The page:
• Once a player has selected a prize, the player may be offered tickets by a ticket seller 108. The ticket seller 108 may determine a minimum (or maximum, etc.) number of tickets to be sold, the ticket price, etc. A player (e.g., system user) may purchase one or more tickets 137 with the purchaser 136, although not limited thereto.
  • Typically, a minimum number of tickets to be sold (so that the owner of the prize and the administrator receives their desired amounts) would be determined based on a variety of parameters. In one embodiment, the minimum number of tickets that need to be sold may be based on the dollar amount of the prize (as set by the owner of the prize and/or the administrator, system, etc.) plus any desired fees or profits. For example, consider the situation where the owner of the prize wants to obtain $180,000 for a prize, the administrator is charging a $1000 fee, and the tickets are being sold for $50. In this case, a minimum of 3,620 tickets should be sold prior to the game being played (3,620*50=181,000). In one embodiment, an administrative fee charged for offering a prize for sale on the system may be fixed (e.g., a $100 fee, 10% of amount sought for prize, etc.), although not limited thereto.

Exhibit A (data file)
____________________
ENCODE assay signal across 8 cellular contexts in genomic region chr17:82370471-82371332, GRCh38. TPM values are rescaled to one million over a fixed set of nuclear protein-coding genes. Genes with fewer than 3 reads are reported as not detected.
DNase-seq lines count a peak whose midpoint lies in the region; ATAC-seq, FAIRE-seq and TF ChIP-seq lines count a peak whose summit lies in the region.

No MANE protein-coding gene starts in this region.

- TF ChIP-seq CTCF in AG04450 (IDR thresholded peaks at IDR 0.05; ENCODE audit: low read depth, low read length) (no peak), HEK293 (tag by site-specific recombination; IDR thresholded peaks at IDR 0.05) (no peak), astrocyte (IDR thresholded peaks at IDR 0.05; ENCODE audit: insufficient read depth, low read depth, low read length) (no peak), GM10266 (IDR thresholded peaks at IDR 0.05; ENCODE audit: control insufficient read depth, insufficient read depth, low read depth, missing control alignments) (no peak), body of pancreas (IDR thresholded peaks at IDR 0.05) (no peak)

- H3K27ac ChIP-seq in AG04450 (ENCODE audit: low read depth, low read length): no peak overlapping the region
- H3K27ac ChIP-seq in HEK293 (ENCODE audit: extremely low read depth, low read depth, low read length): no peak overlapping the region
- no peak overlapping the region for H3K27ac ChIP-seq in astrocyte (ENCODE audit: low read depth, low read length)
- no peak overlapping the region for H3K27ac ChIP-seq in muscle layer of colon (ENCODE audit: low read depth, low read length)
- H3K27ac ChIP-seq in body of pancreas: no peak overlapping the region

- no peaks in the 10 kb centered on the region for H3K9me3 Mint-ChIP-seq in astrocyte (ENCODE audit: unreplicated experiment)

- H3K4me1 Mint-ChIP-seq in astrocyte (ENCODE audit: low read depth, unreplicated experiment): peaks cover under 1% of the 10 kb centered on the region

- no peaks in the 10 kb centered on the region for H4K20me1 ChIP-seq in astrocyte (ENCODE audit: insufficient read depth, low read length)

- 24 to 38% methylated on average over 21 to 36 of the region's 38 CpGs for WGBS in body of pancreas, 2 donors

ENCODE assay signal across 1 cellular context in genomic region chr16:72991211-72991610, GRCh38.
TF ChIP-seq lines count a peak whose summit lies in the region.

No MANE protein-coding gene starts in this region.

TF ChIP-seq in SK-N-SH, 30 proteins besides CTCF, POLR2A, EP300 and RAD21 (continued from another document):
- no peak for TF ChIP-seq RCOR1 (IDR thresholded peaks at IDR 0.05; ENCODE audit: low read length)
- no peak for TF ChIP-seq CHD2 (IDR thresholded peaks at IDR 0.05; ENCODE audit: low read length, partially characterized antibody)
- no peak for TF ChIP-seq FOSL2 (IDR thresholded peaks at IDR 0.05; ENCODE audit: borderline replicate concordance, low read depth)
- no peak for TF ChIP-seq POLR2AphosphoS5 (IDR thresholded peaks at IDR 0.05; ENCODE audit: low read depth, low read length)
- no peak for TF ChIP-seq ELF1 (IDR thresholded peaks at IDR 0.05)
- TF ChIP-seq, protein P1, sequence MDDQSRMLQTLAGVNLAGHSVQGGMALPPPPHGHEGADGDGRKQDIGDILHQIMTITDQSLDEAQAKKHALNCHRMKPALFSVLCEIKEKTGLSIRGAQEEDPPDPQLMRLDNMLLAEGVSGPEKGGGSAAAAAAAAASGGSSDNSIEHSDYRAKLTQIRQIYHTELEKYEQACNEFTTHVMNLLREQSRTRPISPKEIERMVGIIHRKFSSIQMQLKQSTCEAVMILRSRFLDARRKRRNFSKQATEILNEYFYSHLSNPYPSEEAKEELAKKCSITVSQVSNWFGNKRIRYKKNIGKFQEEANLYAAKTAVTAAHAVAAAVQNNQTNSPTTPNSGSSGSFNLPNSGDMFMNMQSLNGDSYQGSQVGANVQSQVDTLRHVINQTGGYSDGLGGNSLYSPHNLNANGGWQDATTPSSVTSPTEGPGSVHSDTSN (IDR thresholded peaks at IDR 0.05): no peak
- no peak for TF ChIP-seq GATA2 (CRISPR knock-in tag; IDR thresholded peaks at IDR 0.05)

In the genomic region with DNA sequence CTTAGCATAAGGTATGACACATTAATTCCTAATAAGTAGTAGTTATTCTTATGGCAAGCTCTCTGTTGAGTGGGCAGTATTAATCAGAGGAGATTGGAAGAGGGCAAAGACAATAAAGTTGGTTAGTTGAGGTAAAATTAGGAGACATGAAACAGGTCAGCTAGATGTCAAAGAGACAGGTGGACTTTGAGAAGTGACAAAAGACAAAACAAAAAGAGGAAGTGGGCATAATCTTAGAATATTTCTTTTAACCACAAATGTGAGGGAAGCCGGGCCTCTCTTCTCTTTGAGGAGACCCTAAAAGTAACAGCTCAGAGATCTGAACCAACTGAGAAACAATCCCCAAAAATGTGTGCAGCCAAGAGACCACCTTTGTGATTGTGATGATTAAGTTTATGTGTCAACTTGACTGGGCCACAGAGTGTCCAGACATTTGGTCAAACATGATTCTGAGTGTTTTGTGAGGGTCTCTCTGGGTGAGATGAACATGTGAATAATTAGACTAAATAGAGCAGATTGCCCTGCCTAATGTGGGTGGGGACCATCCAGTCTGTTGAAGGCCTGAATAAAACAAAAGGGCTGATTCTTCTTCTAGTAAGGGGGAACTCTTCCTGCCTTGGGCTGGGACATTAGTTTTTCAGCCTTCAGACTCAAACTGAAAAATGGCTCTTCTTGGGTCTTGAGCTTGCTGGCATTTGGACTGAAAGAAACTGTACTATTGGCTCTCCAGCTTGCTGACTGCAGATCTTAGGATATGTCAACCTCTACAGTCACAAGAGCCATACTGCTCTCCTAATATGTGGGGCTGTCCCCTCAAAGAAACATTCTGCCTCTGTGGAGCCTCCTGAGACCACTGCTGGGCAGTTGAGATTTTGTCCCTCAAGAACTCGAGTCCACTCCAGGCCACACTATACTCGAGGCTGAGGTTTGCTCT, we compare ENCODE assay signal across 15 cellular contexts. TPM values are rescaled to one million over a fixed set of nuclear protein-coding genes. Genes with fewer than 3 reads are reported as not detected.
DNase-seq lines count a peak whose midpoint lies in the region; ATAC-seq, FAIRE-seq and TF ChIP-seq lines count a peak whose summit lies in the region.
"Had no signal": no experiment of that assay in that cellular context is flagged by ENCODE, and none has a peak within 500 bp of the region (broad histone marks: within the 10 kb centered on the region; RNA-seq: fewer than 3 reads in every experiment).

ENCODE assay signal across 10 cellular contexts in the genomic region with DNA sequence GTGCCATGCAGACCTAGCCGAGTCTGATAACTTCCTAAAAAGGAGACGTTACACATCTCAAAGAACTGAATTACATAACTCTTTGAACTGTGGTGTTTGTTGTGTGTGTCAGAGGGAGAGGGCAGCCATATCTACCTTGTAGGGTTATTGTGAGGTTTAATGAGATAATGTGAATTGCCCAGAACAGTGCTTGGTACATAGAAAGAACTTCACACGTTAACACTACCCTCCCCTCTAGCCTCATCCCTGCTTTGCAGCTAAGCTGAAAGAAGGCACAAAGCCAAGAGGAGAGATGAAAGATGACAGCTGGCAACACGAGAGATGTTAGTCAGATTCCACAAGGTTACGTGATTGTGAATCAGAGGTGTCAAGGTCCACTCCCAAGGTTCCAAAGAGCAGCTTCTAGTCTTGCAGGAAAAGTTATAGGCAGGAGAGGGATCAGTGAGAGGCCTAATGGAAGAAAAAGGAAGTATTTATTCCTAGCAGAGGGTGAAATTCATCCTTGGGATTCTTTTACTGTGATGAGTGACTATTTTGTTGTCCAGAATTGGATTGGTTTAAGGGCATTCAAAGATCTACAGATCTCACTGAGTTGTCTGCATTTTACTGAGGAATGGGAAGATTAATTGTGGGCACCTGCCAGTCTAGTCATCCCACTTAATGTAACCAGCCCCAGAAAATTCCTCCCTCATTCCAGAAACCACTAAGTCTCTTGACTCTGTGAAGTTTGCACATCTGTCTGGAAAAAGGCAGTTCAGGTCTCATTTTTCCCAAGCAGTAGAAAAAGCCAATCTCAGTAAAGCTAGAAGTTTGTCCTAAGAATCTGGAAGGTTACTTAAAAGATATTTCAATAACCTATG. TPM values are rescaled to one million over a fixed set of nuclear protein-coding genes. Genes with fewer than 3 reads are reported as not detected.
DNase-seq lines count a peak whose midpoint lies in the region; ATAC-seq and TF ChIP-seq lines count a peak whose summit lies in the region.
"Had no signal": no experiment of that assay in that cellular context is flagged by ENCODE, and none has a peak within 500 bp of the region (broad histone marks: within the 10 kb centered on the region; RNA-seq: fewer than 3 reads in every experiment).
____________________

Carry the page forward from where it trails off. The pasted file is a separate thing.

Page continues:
• In one embodiment, a submitter may allow for bartering for tickets, for example, by receiving in kind goods or services. Players (e.g., users) on the system may also trade tickets among themselves. In another embodiment, players may play a game to enter a drawing. For example, all players that reach 10,000 points (or some other predetermined threshold) will be entered in the contest.
  • The value of tickets to be sold may be predetermined based on the prize, prize category, submitter preferences, administrator preferences, or some other guidelines. For example, it may be preferable to price tickets as low as possible in order to encourage ticket sales. Certain categories may have predetermined ticket values, such as $1 for electronics, $5 for vacations, $10 for recreation vehicles, $20 for other vehicles, $50 for boats, and $100 for real estate, although not limited thereto.